Tag Archives: Cloud computing

digital business

Digital business is every business

Change has always been essential to businesses wishing to maintain relevance and market share. However, the rate of change, driven by Moore’s law – that computing processing power doubles every two years – has been accelerating over the past few decades. So, it’s now difficult to stay abreast of the latest trends, and the threats and opportunities they present.

From new platforms that leverage the sharing economy, such as Airbnb and Uber, to recent advances in social, cognitive and spatial computing, business models are being disrupted in ways many people find difficult to comprehend, let alone respond to in a timely manner.

For example, in a study of corporate longevity by the strategy-consulting firm Innosight, the average tenure of companies in the S&P 500 – the US stock market index of 500 large companies’ market capitalisation – had dropped from 33 years in 1965 to 20 years in 1990, to a forecast of 14 years within the next decade.

In order to stay relevant, organisations need to embrace the reality that all businesses are digital businesses.

It is no longer sufficient to just acknowledge this reality; it must be deeply understood and adopted at all levels of the firm. A good place to start is the famous article by Marc Andreessen: “Why Software is Eating the World”.

Digital disruption is coded in software. Gains in efficiency and accuracy mean that business processes are increasingly being implemented with software – even in long-established firms in traditional industries.

Recent advances in robotic process automation and machine learning are ensuring that this trend will continue, consuming ever-larger sections of the business and displacing workers in lower-end cognitive roles, such as tasks performed in service delivery centres. Yet, developing software in a traditional enterprise is difficult to do well.

Fortunately, software development has itself undergone a number of transformations. The first is the transition from waterfall (a non-iterative approach to software development) to agile approaches to developing software.

This is grounded in the realisation that higher quality software products – those with fewer bugs that meet the business objectives – result when business and IT professionals work closely together to iteratively co-create the solutions.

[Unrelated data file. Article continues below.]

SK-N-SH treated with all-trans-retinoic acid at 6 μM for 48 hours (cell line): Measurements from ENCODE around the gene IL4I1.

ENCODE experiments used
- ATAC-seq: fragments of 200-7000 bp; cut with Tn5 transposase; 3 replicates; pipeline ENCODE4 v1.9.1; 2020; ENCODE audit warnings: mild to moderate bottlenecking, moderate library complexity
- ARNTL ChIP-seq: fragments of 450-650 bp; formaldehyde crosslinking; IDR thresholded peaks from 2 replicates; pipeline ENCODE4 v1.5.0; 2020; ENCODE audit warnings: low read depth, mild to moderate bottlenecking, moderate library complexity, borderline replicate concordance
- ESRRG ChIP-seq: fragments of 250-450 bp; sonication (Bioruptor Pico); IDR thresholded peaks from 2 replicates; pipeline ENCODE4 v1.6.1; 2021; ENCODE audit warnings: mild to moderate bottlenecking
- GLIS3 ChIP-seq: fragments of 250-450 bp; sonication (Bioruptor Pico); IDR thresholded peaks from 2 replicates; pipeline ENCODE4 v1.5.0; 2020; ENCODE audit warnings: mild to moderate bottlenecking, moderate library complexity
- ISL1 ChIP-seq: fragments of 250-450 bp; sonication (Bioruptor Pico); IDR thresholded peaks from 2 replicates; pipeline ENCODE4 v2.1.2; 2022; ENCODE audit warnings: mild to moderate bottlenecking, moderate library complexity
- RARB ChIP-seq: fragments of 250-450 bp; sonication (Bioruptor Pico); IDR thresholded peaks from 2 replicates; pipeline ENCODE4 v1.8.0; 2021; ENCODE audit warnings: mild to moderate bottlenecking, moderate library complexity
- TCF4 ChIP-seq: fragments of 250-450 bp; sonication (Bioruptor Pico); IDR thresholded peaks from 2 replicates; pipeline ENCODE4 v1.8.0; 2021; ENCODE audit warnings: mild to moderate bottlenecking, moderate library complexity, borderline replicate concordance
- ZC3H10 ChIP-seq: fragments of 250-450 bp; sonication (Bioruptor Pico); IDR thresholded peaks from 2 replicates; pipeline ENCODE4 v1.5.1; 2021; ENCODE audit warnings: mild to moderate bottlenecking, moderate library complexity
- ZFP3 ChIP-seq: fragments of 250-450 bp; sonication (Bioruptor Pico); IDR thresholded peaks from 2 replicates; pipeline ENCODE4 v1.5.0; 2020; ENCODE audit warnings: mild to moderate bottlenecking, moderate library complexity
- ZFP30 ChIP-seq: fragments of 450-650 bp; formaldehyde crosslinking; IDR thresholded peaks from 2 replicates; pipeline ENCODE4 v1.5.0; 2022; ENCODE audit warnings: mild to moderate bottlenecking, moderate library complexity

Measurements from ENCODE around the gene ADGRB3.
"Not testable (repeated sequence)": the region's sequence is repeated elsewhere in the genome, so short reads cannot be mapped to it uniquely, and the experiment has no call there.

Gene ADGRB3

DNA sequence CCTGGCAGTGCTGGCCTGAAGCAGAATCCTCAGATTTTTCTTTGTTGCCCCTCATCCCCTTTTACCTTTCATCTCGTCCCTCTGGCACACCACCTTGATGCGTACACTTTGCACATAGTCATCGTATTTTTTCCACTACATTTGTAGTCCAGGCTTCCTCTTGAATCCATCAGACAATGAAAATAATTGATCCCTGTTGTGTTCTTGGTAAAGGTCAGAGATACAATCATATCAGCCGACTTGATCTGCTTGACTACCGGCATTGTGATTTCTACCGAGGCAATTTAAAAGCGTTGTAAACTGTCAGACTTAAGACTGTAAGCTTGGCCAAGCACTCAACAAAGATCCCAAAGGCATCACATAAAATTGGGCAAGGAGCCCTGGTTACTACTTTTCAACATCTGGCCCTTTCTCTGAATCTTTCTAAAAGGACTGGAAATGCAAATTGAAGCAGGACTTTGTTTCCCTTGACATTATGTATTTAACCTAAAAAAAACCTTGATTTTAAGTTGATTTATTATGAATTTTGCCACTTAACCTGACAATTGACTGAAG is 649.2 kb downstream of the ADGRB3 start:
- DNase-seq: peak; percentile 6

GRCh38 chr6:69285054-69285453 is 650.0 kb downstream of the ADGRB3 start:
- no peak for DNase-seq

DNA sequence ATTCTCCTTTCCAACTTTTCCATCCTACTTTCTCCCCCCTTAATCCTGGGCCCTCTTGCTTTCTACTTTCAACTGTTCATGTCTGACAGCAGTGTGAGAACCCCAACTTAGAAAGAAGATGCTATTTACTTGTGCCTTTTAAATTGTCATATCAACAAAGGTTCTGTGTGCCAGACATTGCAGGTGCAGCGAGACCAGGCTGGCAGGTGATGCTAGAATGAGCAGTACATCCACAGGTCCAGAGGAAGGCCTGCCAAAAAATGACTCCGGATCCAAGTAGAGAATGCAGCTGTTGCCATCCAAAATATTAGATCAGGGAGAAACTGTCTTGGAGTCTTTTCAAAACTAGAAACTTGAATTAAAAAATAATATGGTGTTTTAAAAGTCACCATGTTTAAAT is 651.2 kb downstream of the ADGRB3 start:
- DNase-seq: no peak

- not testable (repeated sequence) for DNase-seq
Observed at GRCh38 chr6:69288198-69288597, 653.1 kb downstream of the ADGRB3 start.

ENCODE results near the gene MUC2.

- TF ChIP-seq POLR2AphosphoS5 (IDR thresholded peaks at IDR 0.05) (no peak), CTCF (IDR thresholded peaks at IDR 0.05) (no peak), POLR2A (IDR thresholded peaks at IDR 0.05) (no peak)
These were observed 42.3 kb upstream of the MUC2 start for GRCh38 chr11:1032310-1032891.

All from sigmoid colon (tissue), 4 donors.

As cloud computing becomes more ubiquitous, the provision of the hardware upon which the software executes has itself come to be defined in software and hosted by a (trusted) third party.

Cloud hosting has enabled a new range of service offerings, from Infrastructure as a Service (IaaS) to Platforms as a Service (PaaS) to Software as a Service (SaaS), depending how much of the software “stack” is hosted by a third party.

The primary benefits of cloud computing are speed and flexibility. It is possible to “spin-up” (i.e. create) instances of servers to perform tasks in minutes, instead of weeks, and discard them when they are no longer required.

This is particularly useful for workloads that are spiky in nature, such as data analytics, which consume large amounts of computational resources for relatively short periods.

Finally, there’s the rise of DevOps. This describes the merging of software development and operations roles into a single group or team to ensure that changes in software are delivered to the end-users as quickly as possible.

This in turn introduces the benefits of automation to the delivery of software solutions, resulting in the ability to continuously integrate and deliver new versions of software to customers.

Each of these revolutions in software development: agile, cloud and DevOps, allow organisations who implement them to run digital business experiments and innovate more quickly and rigorously than ever before.

If the lessons learned from running these experiments are properly captured and shared, then the result may what MIT systems scientists Peter Senge first forsaw in 1990 – a true “learning organisation”1.

After all, to quote the famous business strategist Arie de Geus: “The ability to learn faster than your competitors may be the only sustainable competitive advantage”.

Dr Crighton Nichols

Technology Innovation Leader, PwC Australia

Read next: Digital transformation executive, Vishy Narayanan, reveals the attributes of a digital disruptor and the keys to transforming your business.

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More Thought Leaders: Click here to go back to the Thought Leadership Series homepage, or start reading the Women in STEM Thought Leadership Series here.

1 Senge, P. M. (1990) The Fifth Discipline. The art and practice of the learning organization, London: Random House.

robots

Blue technology revolution

Featured image above: Humanoid robots, like Ocean One, may soon replace human divers in carrying out deep or dangerous ocean research and engineering tasks. Credit: Osada/Seguin/DRASSM